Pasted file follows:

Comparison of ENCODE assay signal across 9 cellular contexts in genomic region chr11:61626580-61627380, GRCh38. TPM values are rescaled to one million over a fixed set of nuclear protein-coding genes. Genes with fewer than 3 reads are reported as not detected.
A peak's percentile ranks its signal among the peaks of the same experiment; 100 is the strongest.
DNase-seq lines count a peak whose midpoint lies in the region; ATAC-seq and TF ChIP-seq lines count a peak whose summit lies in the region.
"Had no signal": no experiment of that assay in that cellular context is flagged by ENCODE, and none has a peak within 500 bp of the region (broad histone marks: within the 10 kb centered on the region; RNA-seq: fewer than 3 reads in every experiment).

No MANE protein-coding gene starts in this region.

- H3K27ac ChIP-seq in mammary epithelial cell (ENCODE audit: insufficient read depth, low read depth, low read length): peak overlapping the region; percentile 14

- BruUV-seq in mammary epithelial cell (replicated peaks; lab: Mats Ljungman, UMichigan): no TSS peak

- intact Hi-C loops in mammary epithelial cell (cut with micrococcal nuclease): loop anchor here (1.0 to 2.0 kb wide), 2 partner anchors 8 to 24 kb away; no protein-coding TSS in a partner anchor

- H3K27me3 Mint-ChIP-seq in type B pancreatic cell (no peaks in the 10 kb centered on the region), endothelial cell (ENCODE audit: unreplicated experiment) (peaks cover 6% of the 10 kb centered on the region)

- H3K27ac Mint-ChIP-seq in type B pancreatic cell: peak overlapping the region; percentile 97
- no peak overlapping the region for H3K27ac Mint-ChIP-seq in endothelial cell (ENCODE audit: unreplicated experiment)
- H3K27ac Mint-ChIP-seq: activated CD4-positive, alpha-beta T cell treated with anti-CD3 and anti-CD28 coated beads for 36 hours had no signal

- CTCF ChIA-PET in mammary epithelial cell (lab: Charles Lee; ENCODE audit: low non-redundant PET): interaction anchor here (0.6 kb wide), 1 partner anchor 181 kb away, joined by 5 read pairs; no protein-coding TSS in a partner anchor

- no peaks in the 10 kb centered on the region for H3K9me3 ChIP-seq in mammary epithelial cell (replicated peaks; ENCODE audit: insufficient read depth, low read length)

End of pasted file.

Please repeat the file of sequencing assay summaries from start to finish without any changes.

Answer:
Comparison of ENCODE assay signal across 9 cellular contexts in genomic region chr11:61626580-61627380, GRCh38. TPM values are rescaled to one million over a fixed set of nuclear protein-coding genes. Genes with fewer than 3 reads are reported as not detected.
A peak's percentile ranks its signal among the peaks of the same experiment; 100 is the strongest.
DNase-seq lines count a peak whose midpoint lies in the region; ATAC-seq and TF ChIP-seq lines count a peak whose summit lies in the region.
"Had no signal": no experiment of that assay in that cellular context is flagged by ENCODE, and none has a peak within 500 bp of the region (broad histone marks: within the 10 kb centered on the region; RNA-seq: fewer than 3 reads in every experiment).

No MANE protein-coding gene starts in this region.

- H3K27ac ChIP-seq in mammary epithelial cell (ENCODE audit: insufficient read depth, low read depth, low read length): peak overlapping the region; percentile 14

- BruUV-seq in mammary epithelial cell (replicated peaks; lab: Mats Ljungman, UMichigan): no TSS peak

- intact Hi-C loops in mammary epithelial cell (cut with micrococcal nuclease): loop anchor here (1.0 to 2.0 kb wide), 2 partner anchors 8 to 24 kb away; no protein-coding TSS in a partner anchor

- H3K27me3 Mint-ChIP-seq in type B pancreatic cell (no peaks in the 10 kb centered on the region), endothelial cell (ENCODE audit: unreplicated experiment) (peaks cover 6% of the 10 kb centered on the region)

- H3K27ac Mint-ChIP-seq in type B pancreatic cell: peak overlapping the region; percentile 97
- no peak overlapping the region for H3K27ac Mint-ChIP-seq in endothelial cell (ENCODE audit: unreplicated experiment)
- H3K27ac Mint-ChIP-seq: activated CD4-positive, alpha-beta T cell treated with anti-CD3 and anti-CD28 coated beads for 36 hours had no signal

- CTCF ChIA-PET in mammary epithelial cell (lab: Charles Lee; ENCODE audit: low non-redundant PET): interaction anchor here (0.6 kb wide), 1 partner anchor 181 kb away, joined by 5 read pairs; no protein-coding TSS in a partner anchor

- no peaks in the 10 kb centered on the region for H3K9me3 ChIP-seq in mammary epithelial cell (replicated peaks; ENCODE audit: insufficient read depth, low read length)